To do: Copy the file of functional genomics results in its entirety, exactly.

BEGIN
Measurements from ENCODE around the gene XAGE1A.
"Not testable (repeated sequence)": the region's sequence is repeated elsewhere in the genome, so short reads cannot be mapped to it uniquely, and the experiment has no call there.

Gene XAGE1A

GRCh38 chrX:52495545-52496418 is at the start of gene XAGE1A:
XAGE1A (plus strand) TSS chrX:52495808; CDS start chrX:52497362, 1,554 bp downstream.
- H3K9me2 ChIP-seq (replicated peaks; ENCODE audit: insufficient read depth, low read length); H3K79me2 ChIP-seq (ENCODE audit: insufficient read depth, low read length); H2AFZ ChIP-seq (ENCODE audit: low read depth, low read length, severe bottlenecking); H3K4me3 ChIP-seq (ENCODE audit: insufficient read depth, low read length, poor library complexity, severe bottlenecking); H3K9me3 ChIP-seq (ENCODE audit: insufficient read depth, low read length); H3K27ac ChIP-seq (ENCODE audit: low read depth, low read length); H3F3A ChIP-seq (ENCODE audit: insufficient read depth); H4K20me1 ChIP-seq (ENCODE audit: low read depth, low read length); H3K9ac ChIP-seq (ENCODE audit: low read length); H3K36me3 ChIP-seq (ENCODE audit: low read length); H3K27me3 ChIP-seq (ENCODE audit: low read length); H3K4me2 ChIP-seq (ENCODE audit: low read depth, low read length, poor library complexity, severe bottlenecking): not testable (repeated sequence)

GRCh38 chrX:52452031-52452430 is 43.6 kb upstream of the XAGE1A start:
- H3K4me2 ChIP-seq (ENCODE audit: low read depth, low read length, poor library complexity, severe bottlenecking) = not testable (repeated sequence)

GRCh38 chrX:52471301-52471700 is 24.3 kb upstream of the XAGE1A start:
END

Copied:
Measurements from ENCODE around the gene XAGE1A.
"Not testable (repeated sequence)": the region's sequence is repeated elsewhere in the genome, so short reads cannot be mapped to it uniquely, and the experiment has no call there.

Gene XAGE1A

GRCh38 chrX:52495545-52496418 is at the start of gene XAGE1A:
XAGE1A (plus strand) TSS chrX:52495808; CDS start chrX:52497362, 1,554 bp downstream.
- H3K9me2 ChIP-seq (replicated peaks; ENCODE audit: insufficient read depth, low read length); H3K79me2 ChIP-seq (ENCODE audit: insufficient read depth, low read length); H2AFZ ChIP-seq (ENCODE audit: low read depth, low read length, severe bottlenecking); H3K4me3 ChIP-seq (ENCODE audit: insufficient read depth, low read length, poor library complexity, severe bottlenecking); H3K9me3 ChIP-seq (ENCODE audit: insufficient read depth, low read length); H3K27ac ChIP-seq (ENCODE audit: low read depth, low read length); H3F3A ChIP-seq (ENCODE audit: insufficient read depth); H4K20me1 ChIP-seq (ENCODE audit: low read depth, low read length); H3K9ac ChIP-seq (ENCODE audit: low read length); H3K36me3 ChIP-seq (ENCODE audit: low read length); H3K27me3 ChIP-seq (ENCODE audit: low read length); H3K4me2 ChIP-seq (ENCODE audit: low read depth, low read length, poor library complexity, severe bottlenecking): not testable (repeated sequence)

GRCh38 chrX:52452031-52452430 is 43.6 kb upstream of the XAGE1A start:
- H3K4me2 ChIP-seq (ENCODE audit: low read depth, low read length, poor library complexity, severe bottlenecking) = not testable (repeated sequence)

GRCh38 chrX:52471301-52471700 is 24.3 kb upstream of the XAGE1A start: